Euro fund triples its loan pot for SMEs
The European Investment Fund (EIF) and Strategic Banking Corporation of Ireland (SBCI) have tripled the lending capacity of an Irish SME programme to €330m.
The EIF is part of the wider European Investment Bank (EIB), the EU's financing arm, which has ramped up lending here since the crash.
The latest enlarged lending means that from next year an expected 10,000 Irish companies in all sectors will have access to support under the Competitiveness of Enterprises and Small and Medium-sized Enterprises (COSME) project.
The additional €230m announced yesterday was agreed after 3,500 SMEs, primarily in the agri-sector, fully utilised an initial €100m of COSME funds.
The loans allowed SBCI to launch a three-year risk-sharing product last year which was fully utilised within six months.
The COSME Loan Guarantee Facility supports guarantees and counter-guarantees to financial institutions to help them provide more loans and lease finance to SMEs.
It means low-cost loans can be accessed by borrowers through existing banks that partner with the funds to administer the scheme.
The Tánaiste and Minister for Business, Enterprise and Innovation Frances Fitzgerald, pictured, said the Government is also looking for EIB support for a fund to help firms ride out the effects of Brexit.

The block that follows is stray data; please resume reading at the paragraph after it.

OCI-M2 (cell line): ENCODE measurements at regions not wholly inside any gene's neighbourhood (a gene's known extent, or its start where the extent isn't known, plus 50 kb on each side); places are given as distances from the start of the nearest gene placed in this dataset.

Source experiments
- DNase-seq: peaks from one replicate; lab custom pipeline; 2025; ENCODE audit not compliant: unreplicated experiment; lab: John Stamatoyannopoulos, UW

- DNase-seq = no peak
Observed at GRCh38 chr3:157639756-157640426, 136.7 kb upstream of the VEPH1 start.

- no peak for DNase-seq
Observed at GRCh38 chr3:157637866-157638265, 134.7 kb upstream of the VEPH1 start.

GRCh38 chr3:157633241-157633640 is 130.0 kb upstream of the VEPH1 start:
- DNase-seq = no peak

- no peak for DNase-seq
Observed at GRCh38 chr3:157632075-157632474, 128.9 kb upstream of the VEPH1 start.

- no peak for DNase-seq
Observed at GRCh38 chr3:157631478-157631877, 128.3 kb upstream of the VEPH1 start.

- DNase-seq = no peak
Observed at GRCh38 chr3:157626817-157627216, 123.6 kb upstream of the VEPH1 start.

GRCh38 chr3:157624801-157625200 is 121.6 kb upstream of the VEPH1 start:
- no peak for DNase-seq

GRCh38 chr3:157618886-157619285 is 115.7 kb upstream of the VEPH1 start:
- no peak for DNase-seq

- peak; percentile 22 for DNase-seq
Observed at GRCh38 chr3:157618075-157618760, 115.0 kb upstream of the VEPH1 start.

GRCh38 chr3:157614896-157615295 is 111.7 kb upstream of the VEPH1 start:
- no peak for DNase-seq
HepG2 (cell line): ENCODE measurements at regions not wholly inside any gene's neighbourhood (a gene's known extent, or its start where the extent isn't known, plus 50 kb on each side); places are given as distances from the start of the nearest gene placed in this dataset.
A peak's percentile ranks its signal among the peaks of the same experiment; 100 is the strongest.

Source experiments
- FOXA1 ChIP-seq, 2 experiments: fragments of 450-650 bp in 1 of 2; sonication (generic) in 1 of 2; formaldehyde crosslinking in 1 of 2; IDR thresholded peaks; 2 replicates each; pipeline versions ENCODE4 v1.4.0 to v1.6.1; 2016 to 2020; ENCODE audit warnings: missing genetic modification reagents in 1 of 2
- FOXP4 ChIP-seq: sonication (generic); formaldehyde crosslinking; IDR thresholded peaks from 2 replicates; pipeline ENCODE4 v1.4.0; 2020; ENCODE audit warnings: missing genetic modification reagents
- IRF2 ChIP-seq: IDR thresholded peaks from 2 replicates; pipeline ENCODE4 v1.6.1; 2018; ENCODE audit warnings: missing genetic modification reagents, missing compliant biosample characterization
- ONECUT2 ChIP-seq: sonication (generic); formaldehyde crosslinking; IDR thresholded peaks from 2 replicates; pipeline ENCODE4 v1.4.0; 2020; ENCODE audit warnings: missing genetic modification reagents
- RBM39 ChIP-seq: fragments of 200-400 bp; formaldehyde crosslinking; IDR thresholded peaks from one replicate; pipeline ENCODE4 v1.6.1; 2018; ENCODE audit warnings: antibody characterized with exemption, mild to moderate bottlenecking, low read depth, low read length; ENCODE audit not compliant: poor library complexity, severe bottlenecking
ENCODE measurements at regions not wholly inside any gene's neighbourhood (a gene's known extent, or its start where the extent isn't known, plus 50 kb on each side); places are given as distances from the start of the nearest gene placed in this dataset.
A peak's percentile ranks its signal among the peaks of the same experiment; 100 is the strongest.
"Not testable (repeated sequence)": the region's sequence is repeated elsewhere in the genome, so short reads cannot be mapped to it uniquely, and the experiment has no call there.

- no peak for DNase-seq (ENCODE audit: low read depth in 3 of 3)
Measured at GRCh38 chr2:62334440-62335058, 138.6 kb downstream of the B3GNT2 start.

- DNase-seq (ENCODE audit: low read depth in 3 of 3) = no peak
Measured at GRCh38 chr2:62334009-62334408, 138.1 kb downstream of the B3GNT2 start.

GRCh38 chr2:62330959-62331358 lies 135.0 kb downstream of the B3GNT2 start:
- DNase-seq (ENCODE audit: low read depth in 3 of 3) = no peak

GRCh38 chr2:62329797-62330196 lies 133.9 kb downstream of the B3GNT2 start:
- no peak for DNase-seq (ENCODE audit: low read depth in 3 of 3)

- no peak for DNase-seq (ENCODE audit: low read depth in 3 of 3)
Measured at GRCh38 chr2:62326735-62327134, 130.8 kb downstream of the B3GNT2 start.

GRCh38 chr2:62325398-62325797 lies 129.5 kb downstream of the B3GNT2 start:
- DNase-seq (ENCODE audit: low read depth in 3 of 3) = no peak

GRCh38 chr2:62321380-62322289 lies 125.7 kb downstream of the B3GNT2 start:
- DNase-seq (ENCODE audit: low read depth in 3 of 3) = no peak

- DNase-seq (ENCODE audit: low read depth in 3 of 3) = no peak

"I welcome this announcement and I look forward to working with the EIB Group on further significant supports for Irish businesses. In addition to the Brexit Loan Scheme which I recently announced, I am also working with the EIB and the SBCI on the development of a Brexit Investment Loan Guarantee Scheme," she said.
On Thursday the EIB announced an €85m loan for Limerick City and Council's Twenty Thirty project, which is developing a major office scheme in the city on what is known as the Opera Site.
EIB vice president Andrew McDowell said the enlarged SME lending scheme is also expected to be followed by a €300m joint scheme with SBCI to address working capital challenges of Irish companies - as announced in last month's budget.
State-owned SBCI's CEO Nick Ashmore said the EU funding means the it can develop and deliver new programmes that address recognised market failures relating to SMEs' ability to obtain access to finance.